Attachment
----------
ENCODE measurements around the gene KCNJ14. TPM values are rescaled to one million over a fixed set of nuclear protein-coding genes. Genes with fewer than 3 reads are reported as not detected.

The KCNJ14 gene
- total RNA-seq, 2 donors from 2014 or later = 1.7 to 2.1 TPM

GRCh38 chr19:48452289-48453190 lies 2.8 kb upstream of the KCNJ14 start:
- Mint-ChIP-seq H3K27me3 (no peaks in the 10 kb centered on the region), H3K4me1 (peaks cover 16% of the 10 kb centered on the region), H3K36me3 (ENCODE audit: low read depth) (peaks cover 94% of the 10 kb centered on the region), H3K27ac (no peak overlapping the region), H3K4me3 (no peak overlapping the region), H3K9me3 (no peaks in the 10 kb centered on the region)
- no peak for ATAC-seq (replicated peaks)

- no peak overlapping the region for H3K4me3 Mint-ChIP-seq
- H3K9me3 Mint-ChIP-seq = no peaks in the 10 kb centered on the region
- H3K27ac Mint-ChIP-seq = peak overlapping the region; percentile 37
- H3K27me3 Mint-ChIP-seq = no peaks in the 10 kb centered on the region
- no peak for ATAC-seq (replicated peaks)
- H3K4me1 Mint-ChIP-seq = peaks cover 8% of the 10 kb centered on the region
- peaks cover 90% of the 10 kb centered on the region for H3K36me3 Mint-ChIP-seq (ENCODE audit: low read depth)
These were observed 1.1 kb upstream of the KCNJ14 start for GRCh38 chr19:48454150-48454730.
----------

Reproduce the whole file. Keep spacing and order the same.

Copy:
ENCODE measurements around the gene KCNJ14. TPM values are rescaled to one million over a fixed set of nuclear protein-coding genes. Genes with fewer than 3 reads are reported as not detected.

The KCNJ14 gene
- total RNA-seq, 2 donors from 2014 or later = 1.7 to 2.1 TPM

GRCh38 chr19:48452289-48453190 lies 2.8 kb upstream of the KCNJ14 start:
- Mint-ChIP-seq H3K27me3 (no peaks in the 10 kb centered on the region), H3K4me1 (peaks cover 16% of the 10 kb centered on the region), H3K36me3 (ENCODE audit: low read depth) (peaks cover 94% of the 10 kb centered on the region), H3K27ac (no peak overlapping the region), H3K4me3 (no peak overlapping the region), H3K9me3 (no peaks in the 10 kb centered on the region)
- no peak for ATAC-seq (replicated peaks)

- no peak overlapping the region for H3K4me3 Mint-ChIP-seq
- H3K9me3 Mint-ChIP-seq = no peaks in the 10 kb centered on the region
- H3K27ac Mint-ChIP-seq = peak overlapping the region; percentile 37
- H3K27me3 Mint-ChIP-seq = no peaks in the 10 kb centered on the region
- no peak for ATAC-seq (replicated peaks)
- H3K4me1 Mint-ChIP-seq = peaks cover 8% of the 10 kb centered on the region
- peaks cover 90% of the 10 kb centered on the region for H3K36me3 Mint-ChIP-seq (ENCODE audit: low read depth)
These were observed 1.1 kb upstream of the KCNJ14 start for GRCh38 chr19:48454150-48454730.